It sounds like you have really stepped up into a position of seniority. Are you surprised your name has not come up much in captaincy discussions?
I enjoy being a leader, and off the field and during practices, I like to help the guys. When I came up, there were a lot of leaders around and I learnt a lot from them. Then there comes a time when you have to step up and you realise you can lead too. After the 2019 World Cup, I had some time to reflect and I realised that maybe because I always had senior players around me, I didn't necessarily need to step up, but now that they are gone, it's my responsibility to lead. So I changed my mindset.
I don't have to be the captain to take on a leadership role. Quinton de Kock is a good captain. He doesn't overcomplicate things and he gives us a sense of calm. He is also very switched on in the field and knows what he wants from his bowlers and his field placings. He is street-smart and it helps having some senior guys from the domestic scene, like Rassie van der Dussen and Jon-Jon Smuts, around. That's helped me too.
When you look back at the fallout from the World Cup, and given you had already stopped playing first-class cricket, did you consider walking away from international cricket and becoming a T20 freelancer?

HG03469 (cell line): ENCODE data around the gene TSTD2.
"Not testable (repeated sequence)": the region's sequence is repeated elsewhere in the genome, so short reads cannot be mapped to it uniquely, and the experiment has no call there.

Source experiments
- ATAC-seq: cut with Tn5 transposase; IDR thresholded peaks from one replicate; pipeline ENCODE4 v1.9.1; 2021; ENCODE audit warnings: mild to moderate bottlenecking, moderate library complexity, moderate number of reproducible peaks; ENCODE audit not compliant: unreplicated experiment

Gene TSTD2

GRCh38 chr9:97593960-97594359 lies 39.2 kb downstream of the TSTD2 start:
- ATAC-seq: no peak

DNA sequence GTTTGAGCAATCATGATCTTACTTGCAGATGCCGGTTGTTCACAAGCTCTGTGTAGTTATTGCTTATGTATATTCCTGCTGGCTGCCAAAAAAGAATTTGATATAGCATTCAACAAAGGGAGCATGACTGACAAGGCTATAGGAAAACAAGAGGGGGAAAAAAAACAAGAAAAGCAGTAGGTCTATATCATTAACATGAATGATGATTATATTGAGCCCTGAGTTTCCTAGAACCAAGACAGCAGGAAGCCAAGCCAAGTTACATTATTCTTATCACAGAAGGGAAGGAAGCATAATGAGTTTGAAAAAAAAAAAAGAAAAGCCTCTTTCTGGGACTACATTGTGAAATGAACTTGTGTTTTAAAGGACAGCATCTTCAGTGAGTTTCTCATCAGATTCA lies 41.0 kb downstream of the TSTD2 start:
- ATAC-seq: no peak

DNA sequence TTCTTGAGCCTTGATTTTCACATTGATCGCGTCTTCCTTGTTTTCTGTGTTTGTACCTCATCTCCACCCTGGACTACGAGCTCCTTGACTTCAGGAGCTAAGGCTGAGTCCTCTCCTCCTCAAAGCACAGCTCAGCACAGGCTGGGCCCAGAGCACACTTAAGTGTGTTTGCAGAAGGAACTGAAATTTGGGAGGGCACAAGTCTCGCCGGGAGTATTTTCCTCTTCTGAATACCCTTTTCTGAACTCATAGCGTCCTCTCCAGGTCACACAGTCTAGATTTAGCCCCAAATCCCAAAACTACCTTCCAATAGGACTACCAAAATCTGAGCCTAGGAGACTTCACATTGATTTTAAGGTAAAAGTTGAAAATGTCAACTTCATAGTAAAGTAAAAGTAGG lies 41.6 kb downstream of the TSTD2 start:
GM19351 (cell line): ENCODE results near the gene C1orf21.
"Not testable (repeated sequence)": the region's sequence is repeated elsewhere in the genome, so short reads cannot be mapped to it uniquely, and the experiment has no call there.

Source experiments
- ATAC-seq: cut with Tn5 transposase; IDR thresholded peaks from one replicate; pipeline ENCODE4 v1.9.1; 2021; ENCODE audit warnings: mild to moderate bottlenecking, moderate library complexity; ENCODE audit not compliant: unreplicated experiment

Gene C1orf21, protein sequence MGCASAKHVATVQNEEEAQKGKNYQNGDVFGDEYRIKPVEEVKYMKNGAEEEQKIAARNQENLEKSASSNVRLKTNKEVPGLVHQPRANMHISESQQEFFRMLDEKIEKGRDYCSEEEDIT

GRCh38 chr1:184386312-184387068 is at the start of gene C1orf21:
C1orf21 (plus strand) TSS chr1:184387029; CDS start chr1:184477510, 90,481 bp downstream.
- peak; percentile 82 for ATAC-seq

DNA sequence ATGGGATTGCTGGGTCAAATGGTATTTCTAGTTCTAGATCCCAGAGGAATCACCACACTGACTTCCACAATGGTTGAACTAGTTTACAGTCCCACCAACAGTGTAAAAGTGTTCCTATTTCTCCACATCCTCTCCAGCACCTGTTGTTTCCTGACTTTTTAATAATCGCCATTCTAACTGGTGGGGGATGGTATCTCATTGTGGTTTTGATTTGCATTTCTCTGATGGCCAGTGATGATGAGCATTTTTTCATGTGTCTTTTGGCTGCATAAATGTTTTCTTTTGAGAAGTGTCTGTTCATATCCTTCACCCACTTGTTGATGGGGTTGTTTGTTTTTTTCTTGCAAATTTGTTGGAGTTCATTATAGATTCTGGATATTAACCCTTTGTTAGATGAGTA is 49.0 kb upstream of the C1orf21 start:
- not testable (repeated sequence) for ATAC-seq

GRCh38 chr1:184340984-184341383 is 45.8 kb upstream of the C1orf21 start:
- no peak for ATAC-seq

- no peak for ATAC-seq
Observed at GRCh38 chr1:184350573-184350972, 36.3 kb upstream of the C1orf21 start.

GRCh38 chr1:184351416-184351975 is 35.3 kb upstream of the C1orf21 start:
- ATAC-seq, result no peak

With a World Cup, we know that only one team can win, but the way we played and the number of things that didn't go our way - it was really tough.
I thought about things a lot. My priority is still South Africa. I love playing for the country and I love the challenge of playing against the best in the world, so it's never been an option for me to give it up. I know that I play in a few leagues, but that's always outside of my national duties. And I am only 30. I still feel like I have a huge amount to offer.
Does that mean you might consider changing your decision to retire from first-class cricket? You averaged 67 and 44.37 in the last two seasons you played in, so do you think there's a chance you could come back and push for a Test place, especially as batting is such a big focus?